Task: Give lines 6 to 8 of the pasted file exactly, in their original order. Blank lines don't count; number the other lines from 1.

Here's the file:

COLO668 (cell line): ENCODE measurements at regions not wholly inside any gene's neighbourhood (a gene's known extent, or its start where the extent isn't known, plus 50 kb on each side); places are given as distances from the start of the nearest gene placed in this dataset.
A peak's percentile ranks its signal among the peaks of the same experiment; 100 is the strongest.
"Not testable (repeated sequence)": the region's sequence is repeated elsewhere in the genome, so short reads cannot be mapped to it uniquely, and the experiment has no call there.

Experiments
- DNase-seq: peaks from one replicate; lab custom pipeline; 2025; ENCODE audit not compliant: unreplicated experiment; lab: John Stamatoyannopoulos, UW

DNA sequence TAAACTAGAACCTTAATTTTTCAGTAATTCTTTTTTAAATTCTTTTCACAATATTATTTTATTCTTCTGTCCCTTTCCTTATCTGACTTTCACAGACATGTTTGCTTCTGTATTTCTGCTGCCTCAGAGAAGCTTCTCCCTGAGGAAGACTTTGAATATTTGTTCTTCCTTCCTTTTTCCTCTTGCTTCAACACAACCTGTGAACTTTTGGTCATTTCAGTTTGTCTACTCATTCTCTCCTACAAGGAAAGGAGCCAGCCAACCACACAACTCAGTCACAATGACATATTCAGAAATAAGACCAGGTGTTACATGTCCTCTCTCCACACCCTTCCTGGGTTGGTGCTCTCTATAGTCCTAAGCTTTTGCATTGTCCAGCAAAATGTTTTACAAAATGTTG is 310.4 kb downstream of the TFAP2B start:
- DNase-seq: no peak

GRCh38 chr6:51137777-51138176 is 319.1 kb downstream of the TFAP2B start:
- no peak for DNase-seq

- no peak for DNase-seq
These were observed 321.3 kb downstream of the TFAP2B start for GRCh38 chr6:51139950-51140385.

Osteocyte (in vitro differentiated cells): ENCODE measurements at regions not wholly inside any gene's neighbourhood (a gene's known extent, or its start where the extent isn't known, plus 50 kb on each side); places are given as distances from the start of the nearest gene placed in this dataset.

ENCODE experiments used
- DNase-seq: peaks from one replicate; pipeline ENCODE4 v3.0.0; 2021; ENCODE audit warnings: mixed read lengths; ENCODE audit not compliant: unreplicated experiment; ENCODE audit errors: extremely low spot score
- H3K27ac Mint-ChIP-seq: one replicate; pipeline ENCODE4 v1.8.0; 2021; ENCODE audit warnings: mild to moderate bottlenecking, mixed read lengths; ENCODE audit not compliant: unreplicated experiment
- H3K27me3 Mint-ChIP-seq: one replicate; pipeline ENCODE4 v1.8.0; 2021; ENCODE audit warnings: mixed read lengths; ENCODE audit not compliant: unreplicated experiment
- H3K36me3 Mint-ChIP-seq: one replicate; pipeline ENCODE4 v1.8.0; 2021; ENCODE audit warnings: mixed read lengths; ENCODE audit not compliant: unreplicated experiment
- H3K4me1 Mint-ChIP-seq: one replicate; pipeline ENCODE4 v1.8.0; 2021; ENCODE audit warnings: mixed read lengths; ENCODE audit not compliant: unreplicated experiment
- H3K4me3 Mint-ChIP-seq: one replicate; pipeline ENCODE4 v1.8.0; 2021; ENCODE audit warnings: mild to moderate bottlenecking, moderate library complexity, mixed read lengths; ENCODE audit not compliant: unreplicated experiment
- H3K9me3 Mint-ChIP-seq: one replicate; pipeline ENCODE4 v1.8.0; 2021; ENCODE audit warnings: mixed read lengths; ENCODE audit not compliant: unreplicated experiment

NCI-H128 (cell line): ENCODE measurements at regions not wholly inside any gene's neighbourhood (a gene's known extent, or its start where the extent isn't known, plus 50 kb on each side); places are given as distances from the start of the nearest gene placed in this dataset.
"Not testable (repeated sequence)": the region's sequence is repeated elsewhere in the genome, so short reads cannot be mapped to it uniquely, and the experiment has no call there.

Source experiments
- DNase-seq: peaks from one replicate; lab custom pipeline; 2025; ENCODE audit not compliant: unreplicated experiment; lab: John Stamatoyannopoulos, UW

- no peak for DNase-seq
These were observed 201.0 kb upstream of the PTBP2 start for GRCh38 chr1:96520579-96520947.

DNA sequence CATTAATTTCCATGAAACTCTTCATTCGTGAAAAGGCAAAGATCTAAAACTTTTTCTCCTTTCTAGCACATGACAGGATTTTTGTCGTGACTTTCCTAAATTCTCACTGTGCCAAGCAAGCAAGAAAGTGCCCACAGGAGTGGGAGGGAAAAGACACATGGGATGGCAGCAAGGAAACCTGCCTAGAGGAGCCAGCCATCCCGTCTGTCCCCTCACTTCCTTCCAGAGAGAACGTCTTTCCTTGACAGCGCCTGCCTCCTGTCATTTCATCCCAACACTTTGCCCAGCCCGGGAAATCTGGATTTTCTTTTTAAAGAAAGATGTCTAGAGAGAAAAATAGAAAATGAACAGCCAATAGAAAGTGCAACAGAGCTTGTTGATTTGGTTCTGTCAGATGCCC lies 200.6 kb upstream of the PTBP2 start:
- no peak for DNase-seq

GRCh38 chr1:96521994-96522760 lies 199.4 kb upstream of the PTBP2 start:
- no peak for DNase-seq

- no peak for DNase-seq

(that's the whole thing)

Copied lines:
DNA sequence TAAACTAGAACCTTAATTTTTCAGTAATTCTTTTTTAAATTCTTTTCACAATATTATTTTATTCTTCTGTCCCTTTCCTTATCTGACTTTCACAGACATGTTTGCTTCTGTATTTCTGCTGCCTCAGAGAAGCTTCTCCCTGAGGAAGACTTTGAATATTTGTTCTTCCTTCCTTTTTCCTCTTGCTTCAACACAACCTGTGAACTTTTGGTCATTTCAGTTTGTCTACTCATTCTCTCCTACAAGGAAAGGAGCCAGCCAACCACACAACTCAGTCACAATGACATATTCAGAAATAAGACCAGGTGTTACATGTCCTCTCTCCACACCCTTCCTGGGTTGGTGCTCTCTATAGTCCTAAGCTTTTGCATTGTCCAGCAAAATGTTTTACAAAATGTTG is 310.4 kb downstream of the TFAP2B start:
- DNase-seq: no peak

GRCh38 chr6:51137777-51138176 is 319.1 kb downstream of the TFAP2B start: